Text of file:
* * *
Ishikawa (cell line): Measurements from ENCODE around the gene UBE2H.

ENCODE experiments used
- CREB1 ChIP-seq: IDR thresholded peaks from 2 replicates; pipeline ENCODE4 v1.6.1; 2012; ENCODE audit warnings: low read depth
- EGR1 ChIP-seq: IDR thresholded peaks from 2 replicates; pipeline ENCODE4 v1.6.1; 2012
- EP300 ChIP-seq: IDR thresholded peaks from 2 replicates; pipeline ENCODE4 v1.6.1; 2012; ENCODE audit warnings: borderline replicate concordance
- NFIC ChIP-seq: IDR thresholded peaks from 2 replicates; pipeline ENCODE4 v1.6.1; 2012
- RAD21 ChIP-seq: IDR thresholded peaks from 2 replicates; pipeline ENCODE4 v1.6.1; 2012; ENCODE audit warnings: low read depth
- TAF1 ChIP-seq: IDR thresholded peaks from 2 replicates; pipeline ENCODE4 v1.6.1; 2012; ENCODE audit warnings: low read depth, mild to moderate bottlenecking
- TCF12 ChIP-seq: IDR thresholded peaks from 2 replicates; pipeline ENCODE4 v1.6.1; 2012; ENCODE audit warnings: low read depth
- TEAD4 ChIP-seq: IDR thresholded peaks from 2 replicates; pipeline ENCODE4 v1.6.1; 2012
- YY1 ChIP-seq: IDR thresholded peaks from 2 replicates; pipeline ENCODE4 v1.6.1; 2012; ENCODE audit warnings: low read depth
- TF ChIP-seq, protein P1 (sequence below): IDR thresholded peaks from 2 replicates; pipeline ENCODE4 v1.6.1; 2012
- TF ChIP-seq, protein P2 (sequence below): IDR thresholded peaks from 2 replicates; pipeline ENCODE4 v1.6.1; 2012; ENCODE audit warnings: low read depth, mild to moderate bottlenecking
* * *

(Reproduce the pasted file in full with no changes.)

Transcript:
Ishikawa (cell line): Measurements from ENCODE around the gene UBE2H.

ENCODE experiments used
- CREB1 ChIP-seq: IDR thresholded peaks from 2 replicates; pipeline ENCODE4 v1.6.1; 2012; ENCODE audit warnings: low read depth
- EGR1 ChIP-seq: IDR thresholded peaks from 2 replicates; pipeline ENCODE4 v1.6.1; 2012
- EP300 ChIP-seq: IDR thresholded peaks from 2 replicates; pipeline ENCODE4 v1.6.1; 2012; ENCODE audit warnings: borderline replicate concordance
- NFIC ChIP-seq: IDR thresholded peaks from 2 replicates; pipeline ENCODE4 v1.6.1; 2012
- RAD21 ChIP-seq: IDR thresholded peaks from 2 replicates; pipeline ENCODE4 v1.6.1; 2012; ENCODE audit warnings: low read depth
- TAF1 ChIP-seq: IDR thresholded peaks from 2 replicates; pipeline ENCODE4 v1.6.1; 2012; ENCODE audit warnings: low read depth, mild to moderate bottlenecking
- TCF12 ChIP-seq: IDR thresholded peaks from 2 replicates; pipeline ENCODE4 v1.6.1; 2012; ENCODE audit warnings: low read depth
- TEAD4 ChIP-seq: IDR thresholded peaks from 2 replicates; pipeline ENCODE4 v1.6.1; 2012
- YY1 ChIP-seq: IDR thresholded peaks from 2 replicates; pipeline ENCODE4 v1.6.1; 2012; ENCODE audit warnings: low read depth
- TF ChIP-seq, protein P1 (sequence below): IDR thresholded peaks from 2 replicates; pipeline ENCODE4 v1.6.1; 2012
- TF ChIP-seq, protein P2 (sequence below): IDR thresholded peaks from 2 replicates; pipeline ENCODE4 v1.6.1; 2012; ENCODE audit warnings: low read depth, mild to moderate bottlenecking